Your political alignment, your location, your age – none of this matters. Once more, we’re faced with the prospect of big companies with influence trying to game the system in their favour because they see themselves as arbiters of the Information Age. Companies who think this way are the ones who should never, ever be gifted the keys to the kingdom. And to brand their proposal so dishonesty only speaks to the dishonesty they could inflict on the Internet as a whole. You will not be the one to benefit as a consumer. You will pay the price. And everyone will have to go through a small select group who gets to play judge, jury and executioner on what gets through. Start-ups that threaten their dominance will not get seen. Netflix and Amazon Prime may end up ceasing to exist, unable to play within the new rules. Want to whistleblow? Well, that’ll be harder when all data has to go through servers designed to find such “questionable content”.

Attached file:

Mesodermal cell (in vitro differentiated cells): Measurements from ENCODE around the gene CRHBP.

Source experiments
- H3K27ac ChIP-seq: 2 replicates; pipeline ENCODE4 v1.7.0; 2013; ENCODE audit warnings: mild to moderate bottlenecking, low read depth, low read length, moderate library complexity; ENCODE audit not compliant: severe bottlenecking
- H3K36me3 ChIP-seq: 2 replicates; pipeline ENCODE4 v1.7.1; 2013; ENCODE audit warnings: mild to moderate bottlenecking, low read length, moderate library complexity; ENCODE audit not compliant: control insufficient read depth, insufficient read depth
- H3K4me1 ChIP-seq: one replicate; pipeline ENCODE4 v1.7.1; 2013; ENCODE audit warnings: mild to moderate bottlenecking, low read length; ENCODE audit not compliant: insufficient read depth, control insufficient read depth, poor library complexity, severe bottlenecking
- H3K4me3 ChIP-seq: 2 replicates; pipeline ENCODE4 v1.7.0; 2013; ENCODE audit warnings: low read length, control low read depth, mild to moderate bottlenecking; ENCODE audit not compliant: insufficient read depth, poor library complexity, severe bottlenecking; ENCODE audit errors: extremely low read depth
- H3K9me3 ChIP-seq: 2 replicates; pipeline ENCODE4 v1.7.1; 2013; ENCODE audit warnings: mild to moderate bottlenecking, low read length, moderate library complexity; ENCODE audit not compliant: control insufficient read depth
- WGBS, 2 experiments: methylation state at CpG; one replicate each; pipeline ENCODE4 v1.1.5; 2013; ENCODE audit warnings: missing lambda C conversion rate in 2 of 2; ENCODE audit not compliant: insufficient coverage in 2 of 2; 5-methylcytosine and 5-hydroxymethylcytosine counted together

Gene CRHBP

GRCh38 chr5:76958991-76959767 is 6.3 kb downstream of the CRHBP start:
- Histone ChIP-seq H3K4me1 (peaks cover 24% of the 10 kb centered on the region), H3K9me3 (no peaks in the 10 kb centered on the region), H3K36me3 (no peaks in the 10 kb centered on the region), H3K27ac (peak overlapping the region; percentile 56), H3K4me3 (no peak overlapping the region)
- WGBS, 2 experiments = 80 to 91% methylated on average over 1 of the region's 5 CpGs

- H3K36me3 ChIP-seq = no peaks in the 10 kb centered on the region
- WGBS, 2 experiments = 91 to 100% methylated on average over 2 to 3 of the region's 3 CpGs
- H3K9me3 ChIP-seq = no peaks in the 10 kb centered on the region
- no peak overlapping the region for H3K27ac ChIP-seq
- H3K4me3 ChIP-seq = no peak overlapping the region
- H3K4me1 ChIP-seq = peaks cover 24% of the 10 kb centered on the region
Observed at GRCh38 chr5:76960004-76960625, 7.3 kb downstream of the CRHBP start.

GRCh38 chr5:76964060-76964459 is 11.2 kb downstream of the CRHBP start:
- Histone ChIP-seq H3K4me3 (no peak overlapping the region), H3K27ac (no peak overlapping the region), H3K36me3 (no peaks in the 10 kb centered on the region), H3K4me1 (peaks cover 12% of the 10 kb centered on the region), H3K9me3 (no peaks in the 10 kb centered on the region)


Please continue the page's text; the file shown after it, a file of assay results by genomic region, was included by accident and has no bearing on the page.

Like others, I’m taking a stand here. The Internet is fantastic because it has this freedom. People can make it big on their own backs. People can build up a good living purely on the Internet, and we’ve seen so many unethical business and political practices exposed over the years, keeping our companies and public offices somewhat more honest than they’d like to be. Information should be accessible to all, and no-one should have to pay more money to get a similar service to another person. You should not be a second-class Internet user.
If you can, go and sign the petitions. There is no upside to RIFA. There is no benefit to us as consumers. Far more will suffer than benefit as companies. It is, by all accounts, one horrendous lie designed to sway the FCC. It should not be allowed to do so.
It’s madness. RIFA Madness.
Let’s give those cable companies another poke in the eye… and do it for freedom.